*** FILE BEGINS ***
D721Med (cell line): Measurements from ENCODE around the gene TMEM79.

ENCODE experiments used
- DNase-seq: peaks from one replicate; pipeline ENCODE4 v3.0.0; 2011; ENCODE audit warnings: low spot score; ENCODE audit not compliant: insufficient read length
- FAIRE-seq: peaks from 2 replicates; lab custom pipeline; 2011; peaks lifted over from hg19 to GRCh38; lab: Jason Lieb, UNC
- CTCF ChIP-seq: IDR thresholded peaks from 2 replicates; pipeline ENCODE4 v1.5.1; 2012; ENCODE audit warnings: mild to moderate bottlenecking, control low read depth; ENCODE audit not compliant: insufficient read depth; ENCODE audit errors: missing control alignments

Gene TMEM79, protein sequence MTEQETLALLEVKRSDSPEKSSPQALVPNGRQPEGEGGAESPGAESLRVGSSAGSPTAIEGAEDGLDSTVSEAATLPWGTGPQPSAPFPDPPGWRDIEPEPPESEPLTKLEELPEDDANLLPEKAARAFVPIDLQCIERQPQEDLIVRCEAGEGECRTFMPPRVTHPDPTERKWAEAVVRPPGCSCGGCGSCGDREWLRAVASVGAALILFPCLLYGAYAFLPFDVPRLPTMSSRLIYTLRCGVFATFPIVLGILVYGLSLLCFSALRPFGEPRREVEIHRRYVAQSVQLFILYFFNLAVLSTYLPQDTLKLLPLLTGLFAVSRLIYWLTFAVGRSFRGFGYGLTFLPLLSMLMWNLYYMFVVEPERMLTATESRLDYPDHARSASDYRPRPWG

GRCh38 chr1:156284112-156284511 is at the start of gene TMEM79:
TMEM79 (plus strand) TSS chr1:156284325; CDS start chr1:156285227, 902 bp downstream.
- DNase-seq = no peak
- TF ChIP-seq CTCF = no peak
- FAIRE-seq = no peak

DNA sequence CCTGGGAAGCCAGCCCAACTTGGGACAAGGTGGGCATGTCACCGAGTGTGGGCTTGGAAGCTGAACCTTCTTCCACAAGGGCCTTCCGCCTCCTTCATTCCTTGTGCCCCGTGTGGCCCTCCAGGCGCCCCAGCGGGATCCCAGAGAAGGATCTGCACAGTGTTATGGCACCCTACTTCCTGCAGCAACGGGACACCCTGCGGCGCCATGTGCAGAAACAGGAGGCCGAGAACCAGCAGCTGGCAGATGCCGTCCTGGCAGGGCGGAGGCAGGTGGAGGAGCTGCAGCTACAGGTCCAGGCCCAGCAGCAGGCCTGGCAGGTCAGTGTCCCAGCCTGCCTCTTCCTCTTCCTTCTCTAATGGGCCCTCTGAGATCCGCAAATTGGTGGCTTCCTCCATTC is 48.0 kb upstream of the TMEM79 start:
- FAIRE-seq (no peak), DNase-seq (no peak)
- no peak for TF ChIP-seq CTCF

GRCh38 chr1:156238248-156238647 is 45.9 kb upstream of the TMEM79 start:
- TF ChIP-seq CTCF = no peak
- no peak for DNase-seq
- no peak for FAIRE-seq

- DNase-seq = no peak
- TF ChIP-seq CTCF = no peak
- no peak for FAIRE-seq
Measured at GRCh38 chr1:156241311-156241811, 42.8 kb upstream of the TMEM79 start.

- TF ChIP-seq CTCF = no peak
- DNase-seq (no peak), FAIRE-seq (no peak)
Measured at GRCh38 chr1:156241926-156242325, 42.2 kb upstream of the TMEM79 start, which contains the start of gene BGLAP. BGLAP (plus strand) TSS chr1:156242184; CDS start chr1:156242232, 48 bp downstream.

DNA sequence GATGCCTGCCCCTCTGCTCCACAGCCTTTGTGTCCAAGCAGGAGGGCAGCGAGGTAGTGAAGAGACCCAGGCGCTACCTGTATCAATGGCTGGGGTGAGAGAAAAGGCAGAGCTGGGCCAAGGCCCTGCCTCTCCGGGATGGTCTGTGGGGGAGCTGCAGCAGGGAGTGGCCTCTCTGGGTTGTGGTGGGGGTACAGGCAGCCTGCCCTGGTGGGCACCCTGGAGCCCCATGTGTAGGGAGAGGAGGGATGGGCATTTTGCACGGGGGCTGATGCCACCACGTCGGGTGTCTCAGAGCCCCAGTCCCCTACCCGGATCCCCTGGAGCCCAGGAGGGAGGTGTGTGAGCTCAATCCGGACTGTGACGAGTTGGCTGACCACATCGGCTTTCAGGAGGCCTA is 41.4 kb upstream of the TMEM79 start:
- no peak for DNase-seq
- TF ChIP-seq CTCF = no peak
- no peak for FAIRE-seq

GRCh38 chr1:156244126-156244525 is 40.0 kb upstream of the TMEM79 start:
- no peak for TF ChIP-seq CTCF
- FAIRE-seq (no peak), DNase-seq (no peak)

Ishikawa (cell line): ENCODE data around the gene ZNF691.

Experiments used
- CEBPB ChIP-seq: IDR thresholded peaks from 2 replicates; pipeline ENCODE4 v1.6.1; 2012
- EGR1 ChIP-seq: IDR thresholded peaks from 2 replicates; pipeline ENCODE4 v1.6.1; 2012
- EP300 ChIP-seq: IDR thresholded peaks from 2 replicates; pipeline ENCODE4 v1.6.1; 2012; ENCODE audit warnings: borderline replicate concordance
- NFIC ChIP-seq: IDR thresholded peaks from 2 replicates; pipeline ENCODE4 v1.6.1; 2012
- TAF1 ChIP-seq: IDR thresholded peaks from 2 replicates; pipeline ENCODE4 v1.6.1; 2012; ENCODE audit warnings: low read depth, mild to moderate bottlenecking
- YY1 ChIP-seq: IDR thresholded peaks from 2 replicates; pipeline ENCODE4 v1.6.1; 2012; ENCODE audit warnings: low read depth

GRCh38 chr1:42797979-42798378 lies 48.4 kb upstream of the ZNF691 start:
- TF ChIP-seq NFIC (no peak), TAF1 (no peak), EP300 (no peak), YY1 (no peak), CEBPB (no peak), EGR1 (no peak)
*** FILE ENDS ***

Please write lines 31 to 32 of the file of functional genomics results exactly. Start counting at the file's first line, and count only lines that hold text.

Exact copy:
- no peak for TF ChIP-seq CTCF
- FAIRE-seq (no peak), DNase-seq (no peak)